As I said, now we’ve ventured into philosophical territory. Although I won’t dwell on this aspect of theory all that much right now, you basically need to ask:
Are there any dealbreaker cards I’m missing?
In other words, is this a matchup where you must have a specific card in hand or within the first few turns to have a chance of winning? Or can you more generally look for a type of hand (e.g. “with some removal” versus certain aggro decks) and that’s good enough?
Does this hand have the right tempo for this matchup?
Some hands are “fine” but too slow. It happens, and it just might be worth trading down to six cards for a chance at being faster.
Special cases (always occur)
This is a sort of extension of the first point – the one about playing to a specific matchup. Sometimes you need to consider the pressures that push toward not mulliganing an otherwise lame hand.
For example, a Dredge player who knows they’re facing down facilitator hate may want to avoid a mulligan so they’ll have a shorter lag in reloading their hand and simply discarding to start the dredging.
Similarly, if you’re facing down a heavy discard deck, the smart move could easily be to have a full hand, even if the quality of the cards or even the tempo of the game plan they represent are deficient. Sometimes, it’s just good to have more hit points instead of better defenses. It happens.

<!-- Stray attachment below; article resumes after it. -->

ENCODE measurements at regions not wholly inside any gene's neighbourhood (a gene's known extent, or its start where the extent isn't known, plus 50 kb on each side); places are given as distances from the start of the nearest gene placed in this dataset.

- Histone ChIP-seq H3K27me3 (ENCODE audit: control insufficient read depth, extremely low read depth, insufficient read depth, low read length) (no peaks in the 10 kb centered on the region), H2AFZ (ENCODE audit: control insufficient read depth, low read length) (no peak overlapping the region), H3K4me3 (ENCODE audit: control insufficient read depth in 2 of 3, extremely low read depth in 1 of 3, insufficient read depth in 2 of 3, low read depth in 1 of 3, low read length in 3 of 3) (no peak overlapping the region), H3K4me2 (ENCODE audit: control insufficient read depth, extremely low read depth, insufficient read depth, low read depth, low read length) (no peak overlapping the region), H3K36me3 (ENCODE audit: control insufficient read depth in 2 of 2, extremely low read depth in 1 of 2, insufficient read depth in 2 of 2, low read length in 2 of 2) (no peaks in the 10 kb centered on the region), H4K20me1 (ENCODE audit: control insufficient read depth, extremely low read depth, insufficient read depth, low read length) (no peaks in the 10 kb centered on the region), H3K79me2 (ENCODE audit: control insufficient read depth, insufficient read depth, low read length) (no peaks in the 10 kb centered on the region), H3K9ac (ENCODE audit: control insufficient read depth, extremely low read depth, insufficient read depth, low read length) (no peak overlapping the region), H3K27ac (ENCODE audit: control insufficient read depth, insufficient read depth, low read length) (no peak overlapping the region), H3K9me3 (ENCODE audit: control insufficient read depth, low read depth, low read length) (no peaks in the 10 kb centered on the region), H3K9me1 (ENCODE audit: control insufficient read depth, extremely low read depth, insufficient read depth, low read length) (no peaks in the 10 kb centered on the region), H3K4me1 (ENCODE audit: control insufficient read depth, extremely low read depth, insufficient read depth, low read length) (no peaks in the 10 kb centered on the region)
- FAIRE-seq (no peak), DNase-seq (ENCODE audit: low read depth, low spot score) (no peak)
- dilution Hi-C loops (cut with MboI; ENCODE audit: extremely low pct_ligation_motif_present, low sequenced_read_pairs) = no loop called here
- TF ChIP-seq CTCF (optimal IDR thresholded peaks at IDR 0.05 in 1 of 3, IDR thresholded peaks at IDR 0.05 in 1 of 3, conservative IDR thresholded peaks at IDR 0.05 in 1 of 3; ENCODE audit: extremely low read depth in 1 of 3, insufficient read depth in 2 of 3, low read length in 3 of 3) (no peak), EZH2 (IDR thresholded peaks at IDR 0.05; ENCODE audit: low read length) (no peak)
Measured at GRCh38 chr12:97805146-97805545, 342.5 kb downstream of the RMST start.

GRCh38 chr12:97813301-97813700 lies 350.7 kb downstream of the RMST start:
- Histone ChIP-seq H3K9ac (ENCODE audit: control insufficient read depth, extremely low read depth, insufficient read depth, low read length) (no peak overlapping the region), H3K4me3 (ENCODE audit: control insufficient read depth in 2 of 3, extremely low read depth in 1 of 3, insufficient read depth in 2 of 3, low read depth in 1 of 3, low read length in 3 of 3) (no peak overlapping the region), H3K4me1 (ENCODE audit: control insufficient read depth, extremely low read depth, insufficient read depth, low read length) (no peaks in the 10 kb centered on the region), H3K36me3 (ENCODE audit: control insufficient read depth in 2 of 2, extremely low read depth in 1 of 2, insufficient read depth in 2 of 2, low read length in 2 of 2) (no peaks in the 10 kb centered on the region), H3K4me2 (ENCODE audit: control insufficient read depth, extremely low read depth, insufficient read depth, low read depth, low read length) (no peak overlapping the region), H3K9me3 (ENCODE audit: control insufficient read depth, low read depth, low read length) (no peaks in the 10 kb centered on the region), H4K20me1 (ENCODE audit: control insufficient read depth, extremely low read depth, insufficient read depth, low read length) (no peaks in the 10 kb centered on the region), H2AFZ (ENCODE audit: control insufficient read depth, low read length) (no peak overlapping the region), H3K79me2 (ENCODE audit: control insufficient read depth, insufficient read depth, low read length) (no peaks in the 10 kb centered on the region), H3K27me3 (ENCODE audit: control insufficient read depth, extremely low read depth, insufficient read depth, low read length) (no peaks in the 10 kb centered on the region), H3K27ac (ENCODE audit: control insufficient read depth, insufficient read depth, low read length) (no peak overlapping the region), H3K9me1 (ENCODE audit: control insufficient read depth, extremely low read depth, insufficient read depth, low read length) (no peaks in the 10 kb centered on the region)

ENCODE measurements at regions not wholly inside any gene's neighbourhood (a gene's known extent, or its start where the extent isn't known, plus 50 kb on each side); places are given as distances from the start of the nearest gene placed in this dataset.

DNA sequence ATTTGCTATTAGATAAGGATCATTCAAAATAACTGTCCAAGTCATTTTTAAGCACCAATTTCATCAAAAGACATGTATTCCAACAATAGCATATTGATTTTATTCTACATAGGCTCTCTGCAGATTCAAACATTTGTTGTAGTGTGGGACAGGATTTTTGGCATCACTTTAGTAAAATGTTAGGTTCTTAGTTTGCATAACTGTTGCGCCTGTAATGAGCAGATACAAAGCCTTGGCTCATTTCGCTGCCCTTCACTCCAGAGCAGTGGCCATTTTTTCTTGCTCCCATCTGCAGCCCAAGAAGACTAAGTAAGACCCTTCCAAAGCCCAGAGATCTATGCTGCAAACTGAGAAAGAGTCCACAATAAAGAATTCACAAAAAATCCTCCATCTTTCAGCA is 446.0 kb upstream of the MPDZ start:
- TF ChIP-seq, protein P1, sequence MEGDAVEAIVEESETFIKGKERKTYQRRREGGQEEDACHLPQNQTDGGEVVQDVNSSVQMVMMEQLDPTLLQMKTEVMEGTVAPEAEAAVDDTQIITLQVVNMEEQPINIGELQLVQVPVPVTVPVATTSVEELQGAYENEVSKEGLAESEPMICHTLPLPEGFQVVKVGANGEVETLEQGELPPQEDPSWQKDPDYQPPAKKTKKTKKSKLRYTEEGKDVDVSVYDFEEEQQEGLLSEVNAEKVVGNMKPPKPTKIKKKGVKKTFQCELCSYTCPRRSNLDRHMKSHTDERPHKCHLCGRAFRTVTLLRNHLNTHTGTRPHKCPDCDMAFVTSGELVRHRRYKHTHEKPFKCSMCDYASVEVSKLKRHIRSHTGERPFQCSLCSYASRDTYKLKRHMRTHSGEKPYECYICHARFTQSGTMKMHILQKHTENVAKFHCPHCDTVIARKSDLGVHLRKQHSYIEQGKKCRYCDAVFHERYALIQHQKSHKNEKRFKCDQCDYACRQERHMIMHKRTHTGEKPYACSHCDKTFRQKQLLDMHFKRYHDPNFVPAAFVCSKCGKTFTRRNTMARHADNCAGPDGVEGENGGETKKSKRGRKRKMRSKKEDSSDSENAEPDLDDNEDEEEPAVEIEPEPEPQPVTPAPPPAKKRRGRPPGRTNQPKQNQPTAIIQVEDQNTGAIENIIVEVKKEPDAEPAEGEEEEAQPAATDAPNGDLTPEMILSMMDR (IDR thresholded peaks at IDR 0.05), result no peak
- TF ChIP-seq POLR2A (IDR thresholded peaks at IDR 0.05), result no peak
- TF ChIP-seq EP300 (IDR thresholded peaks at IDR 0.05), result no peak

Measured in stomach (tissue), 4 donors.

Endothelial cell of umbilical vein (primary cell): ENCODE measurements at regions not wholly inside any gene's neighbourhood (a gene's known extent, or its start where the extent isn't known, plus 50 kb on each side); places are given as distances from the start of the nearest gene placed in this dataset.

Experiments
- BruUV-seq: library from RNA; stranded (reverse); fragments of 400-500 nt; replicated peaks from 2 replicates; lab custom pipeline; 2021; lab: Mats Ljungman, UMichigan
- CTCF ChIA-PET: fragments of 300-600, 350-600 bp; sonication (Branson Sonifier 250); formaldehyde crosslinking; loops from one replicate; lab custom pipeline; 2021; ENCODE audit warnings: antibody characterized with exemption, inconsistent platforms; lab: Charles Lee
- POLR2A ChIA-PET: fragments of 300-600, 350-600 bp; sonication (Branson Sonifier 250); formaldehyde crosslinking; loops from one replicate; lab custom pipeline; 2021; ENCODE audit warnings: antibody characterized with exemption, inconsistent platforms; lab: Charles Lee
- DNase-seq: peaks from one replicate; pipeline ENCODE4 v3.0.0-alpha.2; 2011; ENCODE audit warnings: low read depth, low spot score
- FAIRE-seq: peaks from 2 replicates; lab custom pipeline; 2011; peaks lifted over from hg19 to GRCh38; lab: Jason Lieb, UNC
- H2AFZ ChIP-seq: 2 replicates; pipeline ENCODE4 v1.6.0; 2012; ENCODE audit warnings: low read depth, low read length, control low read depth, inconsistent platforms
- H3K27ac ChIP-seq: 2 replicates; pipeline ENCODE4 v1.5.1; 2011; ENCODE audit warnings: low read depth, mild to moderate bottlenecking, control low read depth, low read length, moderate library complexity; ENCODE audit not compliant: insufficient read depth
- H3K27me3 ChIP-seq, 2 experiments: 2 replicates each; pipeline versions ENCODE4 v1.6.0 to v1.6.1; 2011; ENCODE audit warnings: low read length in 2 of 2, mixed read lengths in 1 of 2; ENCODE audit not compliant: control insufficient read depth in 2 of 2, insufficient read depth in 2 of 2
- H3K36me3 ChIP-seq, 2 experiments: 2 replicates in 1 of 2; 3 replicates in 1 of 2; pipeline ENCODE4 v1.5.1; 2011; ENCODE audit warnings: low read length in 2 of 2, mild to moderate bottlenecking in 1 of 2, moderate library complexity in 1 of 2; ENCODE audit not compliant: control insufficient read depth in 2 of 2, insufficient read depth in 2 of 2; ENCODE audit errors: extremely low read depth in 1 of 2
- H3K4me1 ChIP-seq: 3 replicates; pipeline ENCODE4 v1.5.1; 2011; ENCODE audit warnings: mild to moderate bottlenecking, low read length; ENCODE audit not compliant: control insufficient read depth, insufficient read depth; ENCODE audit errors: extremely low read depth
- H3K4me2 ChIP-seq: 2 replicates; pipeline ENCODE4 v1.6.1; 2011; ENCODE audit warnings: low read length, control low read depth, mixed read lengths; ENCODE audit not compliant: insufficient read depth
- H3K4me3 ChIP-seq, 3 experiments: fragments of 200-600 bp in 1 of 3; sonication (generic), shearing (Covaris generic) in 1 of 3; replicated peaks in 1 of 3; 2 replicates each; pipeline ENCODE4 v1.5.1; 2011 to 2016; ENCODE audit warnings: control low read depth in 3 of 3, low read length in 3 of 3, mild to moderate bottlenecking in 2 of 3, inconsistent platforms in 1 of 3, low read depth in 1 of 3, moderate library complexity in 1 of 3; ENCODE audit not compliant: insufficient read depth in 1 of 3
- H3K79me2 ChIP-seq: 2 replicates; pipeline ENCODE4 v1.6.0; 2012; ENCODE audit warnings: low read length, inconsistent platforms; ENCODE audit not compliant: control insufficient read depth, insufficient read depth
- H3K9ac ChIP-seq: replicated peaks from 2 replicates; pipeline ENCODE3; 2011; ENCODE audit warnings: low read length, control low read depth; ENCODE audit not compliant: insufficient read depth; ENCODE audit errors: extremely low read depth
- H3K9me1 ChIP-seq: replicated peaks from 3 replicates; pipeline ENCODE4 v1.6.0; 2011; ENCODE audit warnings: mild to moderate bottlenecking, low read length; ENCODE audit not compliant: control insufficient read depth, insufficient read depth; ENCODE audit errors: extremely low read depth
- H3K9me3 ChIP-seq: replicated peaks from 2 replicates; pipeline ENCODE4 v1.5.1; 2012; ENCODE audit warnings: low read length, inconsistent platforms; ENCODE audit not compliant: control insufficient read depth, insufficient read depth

Hang a number on that thought
If my writing has themes, one of them is assuredly quantifying – that is, figuring out the numbers behind things. This reflects my day job, but it also reflects that these numbers exist anyway, so we might as well think about them from time to time and let them guide our decisions.
But there are reasons behind this, and they drive how and when we tinker with those numbers.
You aren’t a computer, and that’s fine
I don’t run stats in my head.
I certainly don’t run stats – not real ones – in my head during a game. No way. First of all, I can’t process a hypergeometric distribution in my head even if I thought that would be a good idea. Second, I don’t think that’s a good idea, really.
But you do want a ballpark understanding of stats.
If you have that ballpark understanding, you’ll know that your opponent’s topdeck was reasonable, and maybe you won’t go on tilt as a result. You’ll also have a good understanding of which of your outs to play for, based on a combination of how likely you are to draw into each one plus how effective it’s going to be.
A little prep, then don’t worry about it
The upshot of this idea is that you probably just want to think about stats during a time when you’re not actively engaged in trying to outmaneuver an opponent.
Now, for example, when you’re just taking some time to think about the game.
This is why you see articles from me about evaluating mana base depth or figuring out whether Chancellor of the Tangle is worth playing. I’d hate to be stuck figuring out the odds on these things on the fly, but if there’s some time to burn while I’m not actively slinging spells, it’s good to get a handle on how plays are likely to go.